Ransomware is quickly becoming one of the biggest risks for health care organizations in 2016. In response to ransomware’s prevalence, the Department of Homeland Security (DHS) issued an alert on March 31 to educate health care organizations about ransomware risks and provide guidance for how to combat it. Since the beginning of 2016, ransomware has hit several hospitals around the U.S.. DHS’s alert informs all organizations, including health care organizations, of the severity of the ever-growing threat.

The threat, ransomware, is a type of malware that restricts access to an infected computer, requiring the user to pay a ransom in order to regain access to the computer.  It’s often spread through emails with attachments or infected websites that users visit without realizing they are infected. Ransomware can also infiltrate a computer through vulnerable Web Servers.

As a result of its invasive nature, ransomware has many ramifications for all health care organizations, regardless of size.  Hospitals and smaller offices can lose access to patient records, significantly impacting patient care.  If an organization has to pay the attackers to gain access to patient records, it could suffer significant monetary losses.

As the attackers manage to get more ransoms paid, the ransom amounts will most certainly increase.   Also, by paying the ransom, the attackers may be able to gain banking information. The domino effect continues.

In addition to the potential ransom expense, an organization would most likely have to deal with the costs necessary to make sure systems are once again operational, and potentially the cost of hiring consultants if current employees don’t have the necessary technical experience.

Worse than the initial financial burdens, the biggest cost of ransomware can be the loss of trust.  Patients may think twice about obtaining care from an organization that had to shut down operations due to ransomware. Protect your patients’ trust by taking steps to protect your organization from ransomware.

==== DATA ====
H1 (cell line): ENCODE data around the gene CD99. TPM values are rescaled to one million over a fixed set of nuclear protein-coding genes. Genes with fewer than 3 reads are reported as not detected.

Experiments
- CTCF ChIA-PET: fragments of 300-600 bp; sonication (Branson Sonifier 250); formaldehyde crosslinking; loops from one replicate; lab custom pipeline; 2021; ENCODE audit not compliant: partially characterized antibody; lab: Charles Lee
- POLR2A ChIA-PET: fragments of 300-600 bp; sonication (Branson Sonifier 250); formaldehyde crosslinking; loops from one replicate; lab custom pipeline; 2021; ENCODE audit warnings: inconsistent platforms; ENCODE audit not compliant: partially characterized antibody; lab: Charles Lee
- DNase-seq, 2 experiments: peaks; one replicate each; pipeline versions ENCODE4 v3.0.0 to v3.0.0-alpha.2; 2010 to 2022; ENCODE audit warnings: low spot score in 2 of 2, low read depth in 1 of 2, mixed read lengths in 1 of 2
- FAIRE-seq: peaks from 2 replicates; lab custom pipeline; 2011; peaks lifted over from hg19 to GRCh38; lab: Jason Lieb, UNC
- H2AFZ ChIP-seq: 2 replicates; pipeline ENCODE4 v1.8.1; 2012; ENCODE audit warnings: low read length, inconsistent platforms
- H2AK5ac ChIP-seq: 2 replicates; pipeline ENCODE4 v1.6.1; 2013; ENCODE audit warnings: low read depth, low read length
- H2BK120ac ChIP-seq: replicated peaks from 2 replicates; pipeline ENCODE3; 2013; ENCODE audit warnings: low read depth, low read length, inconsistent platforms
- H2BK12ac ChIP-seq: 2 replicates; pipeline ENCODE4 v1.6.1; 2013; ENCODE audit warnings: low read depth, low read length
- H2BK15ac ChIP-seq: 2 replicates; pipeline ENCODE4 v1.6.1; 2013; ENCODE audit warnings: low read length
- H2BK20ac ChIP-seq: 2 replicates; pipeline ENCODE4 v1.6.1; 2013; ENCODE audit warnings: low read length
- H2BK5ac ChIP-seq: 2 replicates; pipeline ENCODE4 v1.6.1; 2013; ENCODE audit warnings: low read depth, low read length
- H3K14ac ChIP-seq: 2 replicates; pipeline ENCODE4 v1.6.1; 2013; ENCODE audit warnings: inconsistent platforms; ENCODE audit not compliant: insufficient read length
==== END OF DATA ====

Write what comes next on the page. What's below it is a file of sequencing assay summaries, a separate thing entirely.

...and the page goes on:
So what can be done about ransomware?

The best line of defense against ransomware comes from preplanning and training. Consider implementing the following steps to defend your organization from ransomware:

  • Train end-users in the many different ways malware and ransomware is spread.
  • Don’t follow links in unsolicited emails.
  • Conduct Social Engineering to find the individuals in your organization who may need additional training.
  • Lock down system access and make sure most users cannot execute files on the systems without permission.
  • Think about application whitelisting, which is approving only certain programs that are allowed to run on the systems.
  • Conduct backups and test them frequently; ensure they are available offline.
  • Make sure anti-virus and anti-malware software is included on each system and the databases are up-to-date.
  • Scan all downloaded programs with anti-virus software before executing.
  • Install patches and updates regularly for software, operating systems, and web servers.
  • Conduct a risk assessment, especially if one hasn’t been completed in over a year.
  • Update the Contingency Plan and determine how to react in the event of ransomware; test it regularly.
  • Conduct frequent vulnerability scans and penetrations tests.

While this exhaustive list will not guarantee a ransomware attack won’t occur, it will help protect against such an encounter and help organizations prepare for the possibility of such an attack.

If you’d like to learn more about protecting your organization from ransomware and other patient-privacy threats, check out the HIPAAgps system today and start protecting your patients and your budget.